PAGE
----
Nitrogen forms and Iron deficiency: how do Grapevine rootstocks responses change?
Grapevine rootstocks provide protection against environmental biotic and abiotic stresses. Nitrogen (N) and iron (Fe) are growth-limiting factors in many crop plants due to their effects on the chlorophyll and photosynthetic characteristics. Iron nutrition of plants can be significantly affected by different nitrogen forms through altering the uptake ratio of cations and anions, and changing rhizosphere pH. The aim of this study was to investigate the response mechanisms of grapevine rootstocks due to the interaction between different nitrogen forms and iron uptake. Rooted woody cuttings of the rootstocks Fercal (V. berlandieri x V. vinifera) and Couderc 3309 (V. riparia x V. rupestris) were grown within a hydroponic system (Kick-Brauckmann, 7.5 L pots) filled with modified half-strength Hoagland solution under semi-controlled climatic glasshouse conditions in 2021. Plants were grown with or without FeNa(III)- EDTA, and with two NO3– /NH4+ ratios (100:0; 50:50). The results could differentiate iron deficiency effects, nitrogen form effects and rootstock effects. Interveinal chlorosis of young leaves appeared earlier on 3309C from the second week of treatment with NO3–/NH4+ (100:0)/-Fe, while Fercal leaves showed less severe symptoms after four weeks of treatment, corresponding with chlorophyll concentrations lower by 75% for 3309C and 57% for Fercal. The treatment NO3–/NH4+(50:50)/+Fe had significantly higher biomass compared with NO3–/NH4+(100:0)/+Fe in both rootstocks while results with NO3–/NH4+(100:0)/-Fe were lowest. Ferric chelate reductase (FCR) activity was specifically increased under iron deficiency in Fercal with both N combinations, whereas 3309C showed an increase in FCR activity just with NO3–/NH4+ (50:50). These first results indicate that rootstocks differ in their preference on both the physiological and molecular level depending on the nitrogen form and in interaction with iron deficiency stress.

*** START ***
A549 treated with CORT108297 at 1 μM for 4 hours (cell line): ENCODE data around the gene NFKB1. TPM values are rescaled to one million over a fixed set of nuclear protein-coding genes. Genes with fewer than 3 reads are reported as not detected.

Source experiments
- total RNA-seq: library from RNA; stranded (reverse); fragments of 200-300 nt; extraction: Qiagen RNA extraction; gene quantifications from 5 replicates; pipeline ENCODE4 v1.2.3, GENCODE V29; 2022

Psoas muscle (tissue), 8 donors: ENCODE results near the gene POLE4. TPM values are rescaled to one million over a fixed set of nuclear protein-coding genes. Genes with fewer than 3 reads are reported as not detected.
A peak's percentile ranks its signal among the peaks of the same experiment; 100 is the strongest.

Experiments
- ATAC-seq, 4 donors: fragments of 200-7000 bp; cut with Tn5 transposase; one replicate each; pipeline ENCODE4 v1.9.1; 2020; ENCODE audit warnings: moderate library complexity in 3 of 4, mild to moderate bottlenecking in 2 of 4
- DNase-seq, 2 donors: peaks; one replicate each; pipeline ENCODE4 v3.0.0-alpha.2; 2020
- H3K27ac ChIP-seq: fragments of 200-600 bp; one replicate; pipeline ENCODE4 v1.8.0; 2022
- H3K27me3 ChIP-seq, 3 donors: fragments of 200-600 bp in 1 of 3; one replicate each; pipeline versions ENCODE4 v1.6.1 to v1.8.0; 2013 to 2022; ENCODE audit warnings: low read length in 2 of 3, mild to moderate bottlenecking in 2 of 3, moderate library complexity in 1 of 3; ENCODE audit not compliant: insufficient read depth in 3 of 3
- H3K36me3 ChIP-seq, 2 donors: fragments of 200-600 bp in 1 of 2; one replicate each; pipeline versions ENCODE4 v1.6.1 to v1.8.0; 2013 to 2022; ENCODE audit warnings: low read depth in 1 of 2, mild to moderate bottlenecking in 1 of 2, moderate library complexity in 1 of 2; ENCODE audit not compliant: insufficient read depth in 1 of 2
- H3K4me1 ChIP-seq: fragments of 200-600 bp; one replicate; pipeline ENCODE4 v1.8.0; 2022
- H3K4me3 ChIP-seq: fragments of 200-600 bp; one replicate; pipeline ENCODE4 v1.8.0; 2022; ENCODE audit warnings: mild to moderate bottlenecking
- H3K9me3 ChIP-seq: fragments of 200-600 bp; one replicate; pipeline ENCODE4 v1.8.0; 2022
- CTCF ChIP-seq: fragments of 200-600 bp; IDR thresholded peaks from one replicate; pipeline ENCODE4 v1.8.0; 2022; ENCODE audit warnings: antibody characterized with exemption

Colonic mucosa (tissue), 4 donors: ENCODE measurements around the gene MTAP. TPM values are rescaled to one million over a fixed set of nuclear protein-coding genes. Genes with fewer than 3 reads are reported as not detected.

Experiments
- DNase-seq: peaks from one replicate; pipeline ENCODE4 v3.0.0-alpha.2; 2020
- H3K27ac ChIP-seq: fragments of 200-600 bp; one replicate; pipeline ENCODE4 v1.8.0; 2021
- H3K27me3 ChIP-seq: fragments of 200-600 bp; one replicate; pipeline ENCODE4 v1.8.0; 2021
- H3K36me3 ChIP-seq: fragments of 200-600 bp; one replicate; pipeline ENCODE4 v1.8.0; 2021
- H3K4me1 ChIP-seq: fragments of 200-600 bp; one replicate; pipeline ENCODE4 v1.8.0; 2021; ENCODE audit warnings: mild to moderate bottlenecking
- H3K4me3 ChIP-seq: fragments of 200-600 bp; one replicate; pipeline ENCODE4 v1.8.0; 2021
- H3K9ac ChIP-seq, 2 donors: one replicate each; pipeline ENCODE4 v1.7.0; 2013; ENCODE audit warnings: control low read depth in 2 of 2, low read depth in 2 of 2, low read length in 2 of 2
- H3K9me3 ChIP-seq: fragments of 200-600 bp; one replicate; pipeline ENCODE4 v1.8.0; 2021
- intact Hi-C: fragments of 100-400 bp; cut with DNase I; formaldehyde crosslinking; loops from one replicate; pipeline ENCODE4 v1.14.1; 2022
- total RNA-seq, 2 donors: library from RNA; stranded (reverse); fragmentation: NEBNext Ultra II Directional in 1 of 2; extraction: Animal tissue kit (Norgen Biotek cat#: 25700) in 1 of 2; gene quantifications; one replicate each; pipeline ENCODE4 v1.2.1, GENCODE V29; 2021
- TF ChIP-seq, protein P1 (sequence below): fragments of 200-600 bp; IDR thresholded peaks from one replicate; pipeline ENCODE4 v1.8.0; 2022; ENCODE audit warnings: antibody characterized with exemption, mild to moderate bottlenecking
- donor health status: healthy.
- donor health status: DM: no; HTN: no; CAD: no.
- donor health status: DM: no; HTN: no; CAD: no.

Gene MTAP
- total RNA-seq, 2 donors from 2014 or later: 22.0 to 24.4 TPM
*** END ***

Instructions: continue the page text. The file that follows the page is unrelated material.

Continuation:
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Issue: ICGWS 2023
1 University of Natural Resources and Life Sciences, Vienna (BOKU), Institute of Viticulture and Pomology, Korad-Lorenz-Straße 24, 3430 Tulln an der Donau, Austria.
2 University of Udine, Department of Agricultural, Food, Environmental and Animal Sciences, Via delle Scienze, 206 – 33100 – Udine, Italy.